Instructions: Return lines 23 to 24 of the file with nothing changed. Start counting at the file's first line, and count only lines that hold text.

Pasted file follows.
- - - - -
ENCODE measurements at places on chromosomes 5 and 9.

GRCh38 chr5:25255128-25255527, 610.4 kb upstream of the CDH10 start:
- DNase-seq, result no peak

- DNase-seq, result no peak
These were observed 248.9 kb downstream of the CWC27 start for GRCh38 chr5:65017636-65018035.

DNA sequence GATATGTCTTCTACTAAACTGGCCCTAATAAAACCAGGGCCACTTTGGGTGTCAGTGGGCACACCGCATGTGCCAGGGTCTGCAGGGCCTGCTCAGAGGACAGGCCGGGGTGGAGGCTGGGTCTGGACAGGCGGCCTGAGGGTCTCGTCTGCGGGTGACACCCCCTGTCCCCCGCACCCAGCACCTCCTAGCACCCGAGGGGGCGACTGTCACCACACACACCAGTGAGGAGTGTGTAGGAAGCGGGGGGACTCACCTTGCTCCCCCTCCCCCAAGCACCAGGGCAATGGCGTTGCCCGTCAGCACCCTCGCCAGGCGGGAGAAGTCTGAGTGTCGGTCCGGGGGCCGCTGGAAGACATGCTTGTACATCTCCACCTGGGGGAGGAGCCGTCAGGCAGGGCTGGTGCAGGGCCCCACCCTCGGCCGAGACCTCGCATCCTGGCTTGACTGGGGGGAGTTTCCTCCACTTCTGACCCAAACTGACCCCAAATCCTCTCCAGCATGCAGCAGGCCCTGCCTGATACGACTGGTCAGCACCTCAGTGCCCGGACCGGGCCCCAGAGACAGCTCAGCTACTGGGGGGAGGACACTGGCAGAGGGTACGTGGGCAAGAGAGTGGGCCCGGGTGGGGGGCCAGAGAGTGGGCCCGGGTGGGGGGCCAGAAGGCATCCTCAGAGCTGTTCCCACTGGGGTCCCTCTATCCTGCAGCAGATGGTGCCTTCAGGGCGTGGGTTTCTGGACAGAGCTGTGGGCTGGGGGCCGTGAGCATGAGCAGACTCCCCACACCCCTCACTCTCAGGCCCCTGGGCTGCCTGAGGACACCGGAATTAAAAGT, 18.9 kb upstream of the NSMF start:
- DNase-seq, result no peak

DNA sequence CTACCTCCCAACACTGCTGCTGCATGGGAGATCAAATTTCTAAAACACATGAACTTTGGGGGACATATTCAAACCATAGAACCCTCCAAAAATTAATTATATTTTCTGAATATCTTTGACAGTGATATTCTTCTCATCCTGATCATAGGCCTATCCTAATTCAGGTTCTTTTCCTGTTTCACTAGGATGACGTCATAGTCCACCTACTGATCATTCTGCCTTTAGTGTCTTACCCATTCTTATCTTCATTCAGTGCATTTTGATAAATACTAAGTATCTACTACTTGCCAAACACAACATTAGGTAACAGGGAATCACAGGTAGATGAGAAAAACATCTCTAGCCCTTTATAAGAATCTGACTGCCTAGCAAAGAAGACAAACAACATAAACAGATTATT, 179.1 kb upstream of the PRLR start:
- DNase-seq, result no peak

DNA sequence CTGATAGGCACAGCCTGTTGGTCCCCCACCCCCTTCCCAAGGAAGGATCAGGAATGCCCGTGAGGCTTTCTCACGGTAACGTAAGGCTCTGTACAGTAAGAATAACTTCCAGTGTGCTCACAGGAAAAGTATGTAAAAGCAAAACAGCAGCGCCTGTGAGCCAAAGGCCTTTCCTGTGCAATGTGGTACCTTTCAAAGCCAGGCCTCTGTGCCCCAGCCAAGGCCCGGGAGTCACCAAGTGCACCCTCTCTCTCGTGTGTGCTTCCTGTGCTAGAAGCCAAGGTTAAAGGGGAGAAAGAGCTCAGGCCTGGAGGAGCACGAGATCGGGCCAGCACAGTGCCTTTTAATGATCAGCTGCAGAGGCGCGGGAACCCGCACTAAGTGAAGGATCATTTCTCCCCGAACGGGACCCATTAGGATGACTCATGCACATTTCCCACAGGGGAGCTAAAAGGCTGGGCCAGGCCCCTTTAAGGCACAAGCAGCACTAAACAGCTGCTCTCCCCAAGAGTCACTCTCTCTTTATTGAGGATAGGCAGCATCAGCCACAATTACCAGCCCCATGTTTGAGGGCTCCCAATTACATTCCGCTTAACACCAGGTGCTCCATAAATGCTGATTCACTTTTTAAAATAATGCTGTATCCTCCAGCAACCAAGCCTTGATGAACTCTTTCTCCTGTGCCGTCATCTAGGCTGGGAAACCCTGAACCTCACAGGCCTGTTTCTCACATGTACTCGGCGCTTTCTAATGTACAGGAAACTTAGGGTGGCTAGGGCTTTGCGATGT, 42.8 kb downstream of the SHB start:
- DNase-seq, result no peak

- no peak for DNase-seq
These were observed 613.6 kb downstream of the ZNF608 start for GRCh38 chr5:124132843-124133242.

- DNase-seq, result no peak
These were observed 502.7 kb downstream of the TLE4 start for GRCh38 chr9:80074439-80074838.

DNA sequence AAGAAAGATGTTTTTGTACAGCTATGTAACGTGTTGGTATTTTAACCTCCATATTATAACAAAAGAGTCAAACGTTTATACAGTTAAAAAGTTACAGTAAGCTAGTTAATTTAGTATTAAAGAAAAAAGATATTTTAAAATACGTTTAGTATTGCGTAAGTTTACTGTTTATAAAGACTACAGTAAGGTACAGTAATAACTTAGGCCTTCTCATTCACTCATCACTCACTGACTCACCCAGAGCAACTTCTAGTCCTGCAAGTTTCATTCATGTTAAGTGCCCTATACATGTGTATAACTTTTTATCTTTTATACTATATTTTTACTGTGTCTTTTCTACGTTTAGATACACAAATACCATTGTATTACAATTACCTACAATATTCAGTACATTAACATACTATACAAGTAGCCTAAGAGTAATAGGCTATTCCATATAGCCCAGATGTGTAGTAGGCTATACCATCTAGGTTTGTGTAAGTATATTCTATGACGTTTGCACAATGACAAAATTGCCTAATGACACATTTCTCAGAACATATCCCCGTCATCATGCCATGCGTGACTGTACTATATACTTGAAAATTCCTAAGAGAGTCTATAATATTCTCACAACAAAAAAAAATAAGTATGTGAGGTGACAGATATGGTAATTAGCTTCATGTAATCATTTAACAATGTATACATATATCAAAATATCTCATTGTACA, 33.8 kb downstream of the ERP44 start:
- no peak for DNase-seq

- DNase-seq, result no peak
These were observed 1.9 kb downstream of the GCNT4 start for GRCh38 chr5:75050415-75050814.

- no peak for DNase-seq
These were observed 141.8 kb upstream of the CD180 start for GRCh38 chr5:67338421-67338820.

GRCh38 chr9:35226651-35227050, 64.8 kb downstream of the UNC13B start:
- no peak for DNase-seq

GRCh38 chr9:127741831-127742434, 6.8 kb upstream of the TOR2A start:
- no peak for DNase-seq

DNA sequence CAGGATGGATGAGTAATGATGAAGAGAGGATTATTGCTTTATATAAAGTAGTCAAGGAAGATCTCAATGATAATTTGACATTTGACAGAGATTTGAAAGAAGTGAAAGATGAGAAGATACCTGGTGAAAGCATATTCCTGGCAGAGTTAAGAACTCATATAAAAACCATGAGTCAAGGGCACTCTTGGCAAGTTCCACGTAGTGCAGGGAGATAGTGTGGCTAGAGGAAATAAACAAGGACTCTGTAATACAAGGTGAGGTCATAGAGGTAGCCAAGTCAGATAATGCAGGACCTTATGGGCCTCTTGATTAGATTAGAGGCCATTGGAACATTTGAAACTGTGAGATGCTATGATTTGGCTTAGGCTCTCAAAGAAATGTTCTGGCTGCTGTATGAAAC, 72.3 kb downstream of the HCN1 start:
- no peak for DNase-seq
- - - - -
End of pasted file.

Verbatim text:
- no peak for DNase-seq

GRCh38 chr9:127741831-127742434, 6.8 kb upstream of the TOR2A start: